For #NationalPoetryMonth, more thoughts on being a poet in the “industry.”

Hello all, do you remember “Dear Sugar,” over at The Rumpus?

Years ago, Sugar wrote this awesome response letter to a writer who wrote that perhaps they were a bad person because of this:

Even when I pretend to be happy when my writer friends get good news, the truth is I feel like I swallowed a spoonful of battery acid. For days afterwards I go around feeling queasy and sad, silently thinking why not me?

I loved Sugar’s response, because it was so real and no BS. Yes, Sugar wrote, you are a bad person, and your friends know you’re not really happy for them. Yes, we all experience jealousy, and then we make a choice to stop, to move on, and to keep working. If writing is what’s truly the most important thing to us, if it’s the thing that matters most, then we continue writing, industry be damned.

Sugar wrote: “Your cause is to write a great book and then to write another great book and to keep writing them for as long as you can.”

Of course, there is the industry/commerce part. We write these books that we hope are great. But then, what if no one reads them? In other words, what if it’s never published? And then of course, without publishing, there is no distribution, and there are no reviews, course adoptions, and book clubs. In other words, no book sales.

I too get caught up in industry. We all do. Could we keep doing what we are doing, writing one “great” book and then another, if not for industry and commerce. For myself, what would I do if there was no publisher of any kind (indie, small, micro) to publish my books?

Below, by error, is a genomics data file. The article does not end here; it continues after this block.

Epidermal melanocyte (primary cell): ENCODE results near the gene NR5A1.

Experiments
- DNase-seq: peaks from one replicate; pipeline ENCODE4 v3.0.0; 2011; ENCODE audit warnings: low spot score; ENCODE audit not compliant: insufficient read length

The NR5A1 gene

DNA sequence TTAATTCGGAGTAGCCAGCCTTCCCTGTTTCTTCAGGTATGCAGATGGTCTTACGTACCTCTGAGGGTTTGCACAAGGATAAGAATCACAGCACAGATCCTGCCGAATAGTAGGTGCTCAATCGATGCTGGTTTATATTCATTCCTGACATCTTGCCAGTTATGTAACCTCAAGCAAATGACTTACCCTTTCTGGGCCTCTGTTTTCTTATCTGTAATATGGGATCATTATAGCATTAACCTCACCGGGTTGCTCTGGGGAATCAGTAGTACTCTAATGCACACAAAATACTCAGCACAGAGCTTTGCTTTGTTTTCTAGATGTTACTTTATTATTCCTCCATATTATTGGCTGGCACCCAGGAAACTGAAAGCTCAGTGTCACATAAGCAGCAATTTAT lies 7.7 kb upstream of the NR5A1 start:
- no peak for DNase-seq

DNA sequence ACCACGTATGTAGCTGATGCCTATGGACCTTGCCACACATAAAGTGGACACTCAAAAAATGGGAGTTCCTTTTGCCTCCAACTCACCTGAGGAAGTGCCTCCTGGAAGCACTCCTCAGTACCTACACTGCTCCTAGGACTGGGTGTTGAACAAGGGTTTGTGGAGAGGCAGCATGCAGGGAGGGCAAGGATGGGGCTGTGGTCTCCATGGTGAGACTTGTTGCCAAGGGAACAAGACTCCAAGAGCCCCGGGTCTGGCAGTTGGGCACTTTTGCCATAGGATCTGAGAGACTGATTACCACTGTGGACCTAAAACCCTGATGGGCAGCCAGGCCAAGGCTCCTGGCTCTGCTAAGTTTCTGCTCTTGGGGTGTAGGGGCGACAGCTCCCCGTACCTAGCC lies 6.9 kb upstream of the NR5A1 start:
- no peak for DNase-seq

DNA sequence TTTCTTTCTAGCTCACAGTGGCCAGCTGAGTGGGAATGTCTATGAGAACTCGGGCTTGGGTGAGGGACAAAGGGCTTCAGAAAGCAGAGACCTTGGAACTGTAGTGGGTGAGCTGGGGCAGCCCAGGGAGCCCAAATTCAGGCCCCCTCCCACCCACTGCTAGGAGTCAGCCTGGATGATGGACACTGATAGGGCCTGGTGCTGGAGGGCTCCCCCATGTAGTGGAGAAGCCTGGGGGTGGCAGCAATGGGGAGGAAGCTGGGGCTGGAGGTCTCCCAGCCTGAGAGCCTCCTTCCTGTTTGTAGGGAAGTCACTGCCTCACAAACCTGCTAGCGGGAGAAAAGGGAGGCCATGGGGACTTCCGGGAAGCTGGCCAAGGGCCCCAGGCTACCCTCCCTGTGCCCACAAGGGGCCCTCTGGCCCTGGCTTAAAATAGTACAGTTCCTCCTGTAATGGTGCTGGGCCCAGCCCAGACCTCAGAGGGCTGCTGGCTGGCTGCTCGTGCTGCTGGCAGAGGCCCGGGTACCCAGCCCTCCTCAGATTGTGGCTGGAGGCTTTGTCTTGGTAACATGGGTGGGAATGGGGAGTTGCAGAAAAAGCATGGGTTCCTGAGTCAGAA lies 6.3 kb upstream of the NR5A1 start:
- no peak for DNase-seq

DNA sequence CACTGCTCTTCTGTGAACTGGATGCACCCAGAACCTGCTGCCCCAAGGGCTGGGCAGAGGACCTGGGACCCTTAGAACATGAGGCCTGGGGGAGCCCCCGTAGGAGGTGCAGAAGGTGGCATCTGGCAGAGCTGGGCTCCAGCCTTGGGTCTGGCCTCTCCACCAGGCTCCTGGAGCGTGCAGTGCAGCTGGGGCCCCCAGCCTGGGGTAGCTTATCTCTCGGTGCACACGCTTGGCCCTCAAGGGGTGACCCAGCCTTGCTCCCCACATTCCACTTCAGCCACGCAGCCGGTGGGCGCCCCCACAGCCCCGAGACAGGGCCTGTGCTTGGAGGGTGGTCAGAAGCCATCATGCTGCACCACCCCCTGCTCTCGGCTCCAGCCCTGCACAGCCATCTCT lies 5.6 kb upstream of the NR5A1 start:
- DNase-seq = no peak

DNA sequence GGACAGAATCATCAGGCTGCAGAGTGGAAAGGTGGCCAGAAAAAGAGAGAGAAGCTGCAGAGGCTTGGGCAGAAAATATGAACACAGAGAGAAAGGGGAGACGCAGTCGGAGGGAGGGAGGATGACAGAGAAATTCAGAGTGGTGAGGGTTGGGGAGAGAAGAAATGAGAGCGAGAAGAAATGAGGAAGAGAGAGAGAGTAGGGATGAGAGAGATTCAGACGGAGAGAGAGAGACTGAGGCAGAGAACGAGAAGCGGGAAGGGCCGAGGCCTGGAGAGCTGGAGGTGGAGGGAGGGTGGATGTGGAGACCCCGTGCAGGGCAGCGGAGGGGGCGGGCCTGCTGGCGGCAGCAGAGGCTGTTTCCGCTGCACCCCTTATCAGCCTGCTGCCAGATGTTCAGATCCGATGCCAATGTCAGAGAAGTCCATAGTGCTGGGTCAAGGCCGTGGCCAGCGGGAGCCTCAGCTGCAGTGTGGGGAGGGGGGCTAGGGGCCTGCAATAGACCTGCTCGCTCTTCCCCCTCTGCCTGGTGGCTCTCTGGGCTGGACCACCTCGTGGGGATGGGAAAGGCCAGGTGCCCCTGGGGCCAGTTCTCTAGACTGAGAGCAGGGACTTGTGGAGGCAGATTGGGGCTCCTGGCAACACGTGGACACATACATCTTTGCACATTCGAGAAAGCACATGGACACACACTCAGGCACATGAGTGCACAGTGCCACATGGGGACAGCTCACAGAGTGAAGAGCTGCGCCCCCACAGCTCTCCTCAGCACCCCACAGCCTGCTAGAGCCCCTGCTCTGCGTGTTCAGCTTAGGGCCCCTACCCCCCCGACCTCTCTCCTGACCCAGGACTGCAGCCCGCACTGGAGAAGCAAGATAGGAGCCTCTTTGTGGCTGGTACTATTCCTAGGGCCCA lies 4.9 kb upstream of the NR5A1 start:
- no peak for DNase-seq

I think back on the DIY-ing so many of us did, before we ever found ourselves on any publishers’ radars. For some of us, it is precisely our DIY-ing that got us noticed, by people who wanted to read more of our work, by people who could mentor and direct us, and in my case, by someone who wanted to publish me. I wonder whether I could spend my entire life as a writer DIY-ing. It’s labor intensive, and it can get costly, and there is no guarantee of financial return. You have to hustle.

But where does “prestige,” fit in this conversation? Sugar calls out this jealous writer on their use of “prestigious,” to describe themselves and their credentials. So then, prestige is related to accomplishment? Prestige dictates the ability to have accomplishment?

Surely, one can become accomplished without prestige, no? Through grinding away at the work of writing. Surely, one can become accomplished through publishing in non-prestigious venues. Surely, one can become recognized by others in the writing world and even in the publishing industry through their deeds, for example, because they have been writing amazing poetry for years, because their writing has been growing stronger and more impactful — and perhaps, even important — with practice and maturity.

And within this arc, a writer can gain readership and audience simply because their work comes to matter to the people who read it in books, and/or hear it in performance/live events, in which this “mattering” to people can be personal, and it can be social, cultural, historical, and political.

I think the publishing industry, and prestige are two different things.

I think of my entry into the world of publishing as the thing that amplified my work, brought it into the hands of so many unforeseen readers and students. Publishing has changed my life, and it has changed me too. I have developed the ability to be outward directed, in which “outward” means outside of my familiar circle. I’ve become articulate and confident in representing my poetics. I’ve had to become self-reflective while simultaneously inhabiting public space. I haven’t always handled these negotiations well. I am a work in progress. Who knows what kind of author I will be when I’m in my 50s (this is sooner than you think), in my 60s, and so on.

I keep thinking that when I’m old, it might be nice to hunker down and exit the hustle, to write my piece, and just DIY everything. Who knows.

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